The Season 2 World Championship was one of the most exciting tournaments the scene has had. It was the first modern competition — introducing the Summoner's Cup and making the event a truly international competition. There wasn't really an established "best region" either. China's Team WE had an unreal understanding of teamfights, while Counter Logic Gaming Europe and Azubu Frost both had incredible late-game decision-making. NaJin Sword had one of the most fun and aggressive styles of any top team, and Moscow Five had unorthodox genius at every position. Team SoloMid should also not be forgotten.
And then there was TPA — a relatively unknown group of players hailing from the Southeast Asian region. Few casual fans had seen them play — let alone expected them to win. Even most players and casters were unfamiliar with them. However, that didn't stop them from having one of the most impressive and iconic upsets the game has seen — defeating Azubu Frost 3-1. Though the series wasn't as great as some of the others, it was still a solid and entertaining final — perfectly fit for a world championship.
What's most significant about the series wasn't just how big of a perceived upset it was, or the legacy it established for certain players (most of them have unfortunately been forgotten by modern fans). What makes TPA's win special is the blueprint — both in-game and out — it provided future champions. The team was miles ahead in infrastructure: a dedicated gaming space in Taipei 101, team chefs, and analysts all at a time when these ideas were unheard of in League esports. Also, the innovations the team brought to macro play and ward control last to this day.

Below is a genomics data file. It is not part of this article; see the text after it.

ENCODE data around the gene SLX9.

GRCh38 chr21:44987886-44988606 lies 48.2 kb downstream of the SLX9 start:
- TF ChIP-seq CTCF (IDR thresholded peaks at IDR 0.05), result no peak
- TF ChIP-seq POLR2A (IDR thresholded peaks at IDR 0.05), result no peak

2. EDward Gaming versus DWG KIA (2021)
Last year, Inven Global had the Worlds 2021 finals between EDward Gaming and DWG KIA as the greatest in the history of the tournament — for good reason. There were several good storylines for both teams. Could Kim "Khan" Dong-ha finally win a championship? Could DWG KIA win Worlds twice in a row, and could players like Kim "Canyon" Geon-bu and Heo "ShowMaker" Su be the best in their positions? Would EDward Gaming earn their first Summoner's Cup and return the trophy back to China?
The only one that ended up happening was the latter — an upset win that not many predicted happening. However, while it's to be seen how historically significant this final will become, what is already clear is that it was an awesome set. Up until a few days ago, it was easily the most exciting final the game has ever seen — a five-game brawl that had numerous close games and iconic plays. A ridiculous Baron Nashor sneak is only the tip of the iceberg.
1. T1 versus DRX (2022)
Yes, there's definitely some recency bias in having this as the best final ever. However, even looking back at all the different years, I don't think anyone has been this excited after a final ever in the game's history. It had arguably the best storylines the game could have asked for: a juggernaut versus some ragtag underdogs, a return to LCK domination, and the best player ever in Faker facing off against a legendary but less accomplished Kim "Deft" Hyuk-kyu — both of which started competing around the same time, and attended the same high school.
No matter what the outcome of the series was, it was slated to be legendary. Either Faker would return to being a champion and win his fourth Summoner's Cup, or Deft would finally win it himself after almost a decade of heartbreak in perhaps the biggest upset the game has seen. However, the series itself is what puts this final above the rest. Other finals have gone to a fifth game, but none have had as many exciting games and plays throughout it. Paired with the touching emotional reactions from players of both teams: I hope you enjoyed this series. There most likely won't be one like it for a long time.